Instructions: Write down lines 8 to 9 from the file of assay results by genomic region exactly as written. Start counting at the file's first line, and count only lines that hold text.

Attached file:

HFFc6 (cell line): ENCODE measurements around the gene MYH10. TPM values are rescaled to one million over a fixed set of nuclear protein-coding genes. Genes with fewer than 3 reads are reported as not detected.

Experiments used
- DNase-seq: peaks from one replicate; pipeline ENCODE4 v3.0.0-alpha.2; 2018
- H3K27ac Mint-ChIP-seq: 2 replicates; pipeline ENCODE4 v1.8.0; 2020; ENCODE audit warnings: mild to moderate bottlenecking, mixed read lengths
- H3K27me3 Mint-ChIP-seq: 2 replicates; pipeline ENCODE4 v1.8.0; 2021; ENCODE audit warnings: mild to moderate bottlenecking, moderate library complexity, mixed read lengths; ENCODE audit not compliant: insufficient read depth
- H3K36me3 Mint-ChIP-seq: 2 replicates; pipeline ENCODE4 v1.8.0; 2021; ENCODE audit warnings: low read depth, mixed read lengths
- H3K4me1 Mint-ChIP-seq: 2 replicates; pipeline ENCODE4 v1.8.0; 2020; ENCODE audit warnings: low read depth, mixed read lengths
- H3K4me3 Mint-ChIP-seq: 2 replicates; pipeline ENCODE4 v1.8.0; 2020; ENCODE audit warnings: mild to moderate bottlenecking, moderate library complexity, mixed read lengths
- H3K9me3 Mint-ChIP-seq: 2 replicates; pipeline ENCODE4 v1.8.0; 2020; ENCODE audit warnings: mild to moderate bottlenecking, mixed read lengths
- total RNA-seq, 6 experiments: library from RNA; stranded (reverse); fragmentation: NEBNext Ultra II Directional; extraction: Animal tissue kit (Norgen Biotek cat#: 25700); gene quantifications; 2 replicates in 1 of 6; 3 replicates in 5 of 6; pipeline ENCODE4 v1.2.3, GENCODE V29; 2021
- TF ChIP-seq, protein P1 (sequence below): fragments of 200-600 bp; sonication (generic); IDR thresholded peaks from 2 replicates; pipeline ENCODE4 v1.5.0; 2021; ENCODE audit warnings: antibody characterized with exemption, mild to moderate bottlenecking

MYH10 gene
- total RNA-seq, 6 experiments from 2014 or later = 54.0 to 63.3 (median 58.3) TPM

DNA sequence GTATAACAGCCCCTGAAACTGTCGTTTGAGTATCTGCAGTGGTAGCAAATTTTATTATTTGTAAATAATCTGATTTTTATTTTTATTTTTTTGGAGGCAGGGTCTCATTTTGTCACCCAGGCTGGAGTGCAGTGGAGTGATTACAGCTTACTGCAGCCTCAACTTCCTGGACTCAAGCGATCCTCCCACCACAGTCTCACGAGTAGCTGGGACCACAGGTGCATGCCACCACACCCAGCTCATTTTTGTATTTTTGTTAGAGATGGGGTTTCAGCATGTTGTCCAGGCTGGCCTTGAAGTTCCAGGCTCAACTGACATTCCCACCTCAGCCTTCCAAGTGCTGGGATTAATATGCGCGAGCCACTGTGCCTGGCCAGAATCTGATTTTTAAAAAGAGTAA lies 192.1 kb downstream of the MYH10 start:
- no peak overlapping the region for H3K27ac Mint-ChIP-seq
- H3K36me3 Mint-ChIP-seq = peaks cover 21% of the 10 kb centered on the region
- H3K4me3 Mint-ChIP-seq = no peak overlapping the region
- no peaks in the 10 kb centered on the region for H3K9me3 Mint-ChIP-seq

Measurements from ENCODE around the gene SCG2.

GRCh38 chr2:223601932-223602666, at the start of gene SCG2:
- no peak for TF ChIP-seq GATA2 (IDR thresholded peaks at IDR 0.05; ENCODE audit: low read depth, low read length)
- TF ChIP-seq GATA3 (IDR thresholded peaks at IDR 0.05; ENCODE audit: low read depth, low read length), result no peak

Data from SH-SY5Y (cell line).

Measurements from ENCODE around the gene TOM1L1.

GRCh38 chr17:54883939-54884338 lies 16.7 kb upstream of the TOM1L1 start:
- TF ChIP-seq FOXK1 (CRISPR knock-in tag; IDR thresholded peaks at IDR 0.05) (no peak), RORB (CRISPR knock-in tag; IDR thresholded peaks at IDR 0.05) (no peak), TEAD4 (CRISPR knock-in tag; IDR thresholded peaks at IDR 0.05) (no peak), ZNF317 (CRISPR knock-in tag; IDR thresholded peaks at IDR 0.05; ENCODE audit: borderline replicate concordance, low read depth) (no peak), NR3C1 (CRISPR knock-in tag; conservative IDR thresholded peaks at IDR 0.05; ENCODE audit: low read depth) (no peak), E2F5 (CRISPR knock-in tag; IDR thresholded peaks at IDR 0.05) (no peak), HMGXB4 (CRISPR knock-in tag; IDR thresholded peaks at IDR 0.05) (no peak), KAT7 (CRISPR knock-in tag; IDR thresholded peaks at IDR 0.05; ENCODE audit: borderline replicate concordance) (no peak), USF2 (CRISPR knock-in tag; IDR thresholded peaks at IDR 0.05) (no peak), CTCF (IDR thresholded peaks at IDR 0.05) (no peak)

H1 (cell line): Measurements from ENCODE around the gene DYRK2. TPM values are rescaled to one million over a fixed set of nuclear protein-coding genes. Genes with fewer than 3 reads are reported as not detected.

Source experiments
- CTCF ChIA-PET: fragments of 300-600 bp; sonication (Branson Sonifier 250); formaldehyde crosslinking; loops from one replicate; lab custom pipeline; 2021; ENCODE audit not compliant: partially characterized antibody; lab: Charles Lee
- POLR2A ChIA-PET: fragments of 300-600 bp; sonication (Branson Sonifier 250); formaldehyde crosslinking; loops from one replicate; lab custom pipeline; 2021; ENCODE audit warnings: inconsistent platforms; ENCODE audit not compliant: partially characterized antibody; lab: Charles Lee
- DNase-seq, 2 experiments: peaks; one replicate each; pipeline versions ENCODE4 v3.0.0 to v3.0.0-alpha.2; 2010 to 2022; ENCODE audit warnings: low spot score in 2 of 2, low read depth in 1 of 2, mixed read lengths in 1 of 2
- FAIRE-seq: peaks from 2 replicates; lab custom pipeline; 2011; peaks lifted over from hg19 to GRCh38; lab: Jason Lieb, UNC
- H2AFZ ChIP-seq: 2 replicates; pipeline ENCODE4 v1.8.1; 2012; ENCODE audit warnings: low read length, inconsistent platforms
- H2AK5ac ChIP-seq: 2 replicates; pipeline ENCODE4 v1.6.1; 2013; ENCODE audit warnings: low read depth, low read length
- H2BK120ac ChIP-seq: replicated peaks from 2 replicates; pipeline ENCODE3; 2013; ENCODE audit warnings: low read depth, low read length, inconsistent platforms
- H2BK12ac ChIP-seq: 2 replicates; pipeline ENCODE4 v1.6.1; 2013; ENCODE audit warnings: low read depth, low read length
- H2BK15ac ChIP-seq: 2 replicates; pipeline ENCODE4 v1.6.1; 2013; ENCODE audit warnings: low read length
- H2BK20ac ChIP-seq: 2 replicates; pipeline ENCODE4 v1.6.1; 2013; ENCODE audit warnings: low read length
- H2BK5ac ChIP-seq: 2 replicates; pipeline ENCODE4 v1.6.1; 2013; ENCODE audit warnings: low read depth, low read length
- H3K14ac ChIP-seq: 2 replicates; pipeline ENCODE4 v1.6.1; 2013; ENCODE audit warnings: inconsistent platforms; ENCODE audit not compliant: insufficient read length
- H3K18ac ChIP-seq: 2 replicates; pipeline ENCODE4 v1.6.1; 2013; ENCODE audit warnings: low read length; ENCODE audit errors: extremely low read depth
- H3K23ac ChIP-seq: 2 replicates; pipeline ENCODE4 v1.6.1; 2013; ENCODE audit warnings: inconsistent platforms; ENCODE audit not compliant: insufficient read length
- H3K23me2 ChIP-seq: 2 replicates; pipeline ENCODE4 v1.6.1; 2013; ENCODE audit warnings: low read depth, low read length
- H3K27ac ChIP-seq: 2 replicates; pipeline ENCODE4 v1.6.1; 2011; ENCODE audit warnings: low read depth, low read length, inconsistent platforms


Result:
- H3K4me3 Mint-ChIP-seq: 2 replicates; pipeline ENCODE4 v1.8.0; 2020; ENCODE audit warnings: mild to moderate bottlenecking, moderate library complexity, mixed read lengths
- H3K9me3 Mint-ChIP-seq: 2 replicates; pipeline ENCODE4 v1.8.0; 2020; ENCODE audit warnings: mild to moderate bottlenecking, mixed read lengths